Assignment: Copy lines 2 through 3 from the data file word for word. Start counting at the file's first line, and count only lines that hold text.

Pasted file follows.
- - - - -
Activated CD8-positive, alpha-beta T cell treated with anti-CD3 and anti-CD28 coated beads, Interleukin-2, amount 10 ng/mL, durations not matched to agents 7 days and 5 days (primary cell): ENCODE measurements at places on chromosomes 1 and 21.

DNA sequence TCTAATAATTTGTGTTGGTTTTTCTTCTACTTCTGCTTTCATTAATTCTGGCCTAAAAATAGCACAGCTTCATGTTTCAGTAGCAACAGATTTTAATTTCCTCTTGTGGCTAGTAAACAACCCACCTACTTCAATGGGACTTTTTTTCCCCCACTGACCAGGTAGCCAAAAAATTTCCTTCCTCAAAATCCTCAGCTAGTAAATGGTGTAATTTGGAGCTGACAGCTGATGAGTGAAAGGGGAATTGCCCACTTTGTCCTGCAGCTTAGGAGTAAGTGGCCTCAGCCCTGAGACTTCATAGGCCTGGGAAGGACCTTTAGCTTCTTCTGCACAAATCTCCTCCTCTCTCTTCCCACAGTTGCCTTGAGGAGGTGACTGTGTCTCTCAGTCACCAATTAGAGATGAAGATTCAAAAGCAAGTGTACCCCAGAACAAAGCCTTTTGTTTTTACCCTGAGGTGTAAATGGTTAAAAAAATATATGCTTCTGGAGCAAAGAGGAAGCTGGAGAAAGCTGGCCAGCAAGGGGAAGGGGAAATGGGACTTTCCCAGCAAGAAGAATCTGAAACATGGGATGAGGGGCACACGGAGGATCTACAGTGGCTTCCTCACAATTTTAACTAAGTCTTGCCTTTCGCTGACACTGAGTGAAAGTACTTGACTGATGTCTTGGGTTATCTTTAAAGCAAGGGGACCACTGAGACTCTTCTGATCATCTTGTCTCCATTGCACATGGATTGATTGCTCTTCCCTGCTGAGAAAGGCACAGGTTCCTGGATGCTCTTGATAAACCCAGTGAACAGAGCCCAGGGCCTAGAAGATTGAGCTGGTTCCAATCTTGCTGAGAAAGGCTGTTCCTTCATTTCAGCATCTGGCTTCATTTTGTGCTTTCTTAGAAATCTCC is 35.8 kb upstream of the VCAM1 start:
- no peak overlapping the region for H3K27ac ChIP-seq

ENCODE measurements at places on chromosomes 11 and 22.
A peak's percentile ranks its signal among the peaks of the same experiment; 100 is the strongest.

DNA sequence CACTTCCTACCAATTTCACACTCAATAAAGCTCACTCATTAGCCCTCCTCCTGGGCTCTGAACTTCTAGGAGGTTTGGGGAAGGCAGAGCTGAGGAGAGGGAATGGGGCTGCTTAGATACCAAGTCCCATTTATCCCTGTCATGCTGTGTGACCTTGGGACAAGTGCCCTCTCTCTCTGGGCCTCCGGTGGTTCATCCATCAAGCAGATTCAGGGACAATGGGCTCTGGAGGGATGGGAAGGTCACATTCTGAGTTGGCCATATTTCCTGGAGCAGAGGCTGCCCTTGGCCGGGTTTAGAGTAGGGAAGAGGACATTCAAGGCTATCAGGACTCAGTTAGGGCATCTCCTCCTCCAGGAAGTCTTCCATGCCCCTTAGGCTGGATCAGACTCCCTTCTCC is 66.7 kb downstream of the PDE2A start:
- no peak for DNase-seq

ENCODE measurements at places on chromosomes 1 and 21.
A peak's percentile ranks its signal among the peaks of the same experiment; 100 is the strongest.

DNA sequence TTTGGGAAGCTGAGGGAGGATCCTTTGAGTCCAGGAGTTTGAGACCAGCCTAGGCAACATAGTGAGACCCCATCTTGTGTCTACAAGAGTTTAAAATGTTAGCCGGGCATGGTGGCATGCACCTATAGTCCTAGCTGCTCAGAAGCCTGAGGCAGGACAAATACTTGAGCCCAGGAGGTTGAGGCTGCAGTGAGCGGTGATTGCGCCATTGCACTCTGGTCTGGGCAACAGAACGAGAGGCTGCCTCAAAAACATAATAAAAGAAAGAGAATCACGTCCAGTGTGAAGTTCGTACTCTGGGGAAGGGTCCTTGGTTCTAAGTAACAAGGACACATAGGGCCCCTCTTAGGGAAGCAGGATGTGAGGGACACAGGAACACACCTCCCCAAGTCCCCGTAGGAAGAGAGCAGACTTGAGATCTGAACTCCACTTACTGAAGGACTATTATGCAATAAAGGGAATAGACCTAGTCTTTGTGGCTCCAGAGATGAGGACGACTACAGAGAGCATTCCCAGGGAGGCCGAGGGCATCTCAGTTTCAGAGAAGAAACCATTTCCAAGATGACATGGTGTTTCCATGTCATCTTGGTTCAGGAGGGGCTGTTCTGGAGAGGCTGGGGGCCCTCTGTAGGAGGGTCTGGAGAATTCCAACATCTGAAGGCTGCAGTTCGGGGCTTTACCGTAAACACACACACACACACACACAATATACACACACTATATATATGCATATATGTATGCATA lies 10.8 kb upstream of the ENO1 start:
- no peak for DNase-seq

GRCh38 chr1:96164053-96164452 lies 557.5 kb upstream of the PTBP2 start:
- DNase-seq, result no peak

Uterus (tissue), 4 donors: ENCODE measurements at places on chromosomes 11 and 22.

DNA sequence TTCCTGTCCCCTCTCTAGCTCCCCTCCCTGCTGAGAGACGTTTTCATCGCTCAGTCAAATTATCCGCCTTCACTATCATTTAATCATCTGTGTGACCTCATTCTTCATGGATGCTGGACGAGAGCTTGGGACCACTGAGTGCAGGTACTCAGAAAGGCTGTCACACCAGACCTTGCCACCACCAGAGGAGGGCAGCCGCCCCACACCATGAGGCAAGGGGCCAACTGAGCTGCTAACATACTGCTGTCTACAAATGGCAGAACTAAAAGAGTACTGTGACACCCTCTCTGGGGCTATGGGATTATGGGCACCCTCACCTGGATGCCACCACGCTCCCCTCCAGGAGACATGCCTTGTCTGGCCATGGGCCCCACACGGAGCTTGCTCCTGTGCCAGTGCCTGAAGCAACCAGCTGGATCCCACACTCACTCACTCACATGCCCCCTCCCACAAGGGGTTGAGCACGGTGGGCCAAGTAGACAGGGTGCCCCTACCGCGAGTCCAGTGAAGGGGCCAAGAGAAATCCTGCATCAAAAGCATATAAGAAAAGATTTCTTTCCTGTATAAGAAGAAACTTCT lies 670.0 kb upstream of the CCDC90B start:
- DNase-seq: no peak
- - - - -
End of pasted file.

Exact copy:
DNA sequence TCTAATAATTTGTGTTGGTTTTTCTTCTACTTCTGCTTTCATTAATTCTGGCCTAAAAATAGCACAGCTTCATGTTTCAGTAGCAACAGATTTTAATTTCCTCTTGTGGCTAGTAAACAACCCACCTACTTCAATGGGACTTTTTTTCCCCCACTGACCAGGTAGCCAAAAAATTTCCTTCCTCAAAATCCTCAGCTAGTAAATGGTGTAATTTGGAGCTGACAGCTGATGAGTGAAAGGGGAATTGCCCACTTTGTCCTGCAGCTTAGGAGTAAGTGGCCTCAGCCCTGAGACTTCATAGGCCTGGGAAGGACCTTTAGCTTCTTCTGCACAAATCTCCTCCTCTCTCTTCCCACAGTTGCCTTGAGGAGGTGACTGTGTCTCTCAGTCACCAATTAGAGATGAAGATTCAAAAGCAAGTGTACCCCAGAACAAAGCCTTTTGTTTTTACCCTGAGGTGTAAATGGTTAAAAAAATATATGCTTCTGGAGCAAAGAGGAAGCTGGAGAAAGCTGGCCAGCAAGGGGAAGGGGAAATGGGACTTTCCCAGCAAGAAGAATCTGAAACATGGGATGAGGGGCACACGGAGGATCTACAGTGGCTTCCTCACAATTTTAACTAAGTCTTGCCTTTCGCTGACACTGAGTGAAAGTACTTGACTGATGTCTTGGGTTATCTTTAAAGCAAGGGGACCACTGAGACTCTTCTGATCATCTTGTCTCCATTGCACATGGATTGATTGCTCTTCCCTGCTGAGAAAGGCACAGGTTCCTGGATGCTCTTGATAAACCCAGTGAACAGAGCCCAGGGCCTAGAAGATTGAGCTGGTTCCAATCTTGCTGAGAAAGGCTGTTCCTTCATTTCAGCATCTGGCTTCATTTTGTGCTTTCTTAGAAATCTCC is 35.8 kb upstream of the VCAM1 start:
- no peak overlapping the region for H3K27ac ChIP-seq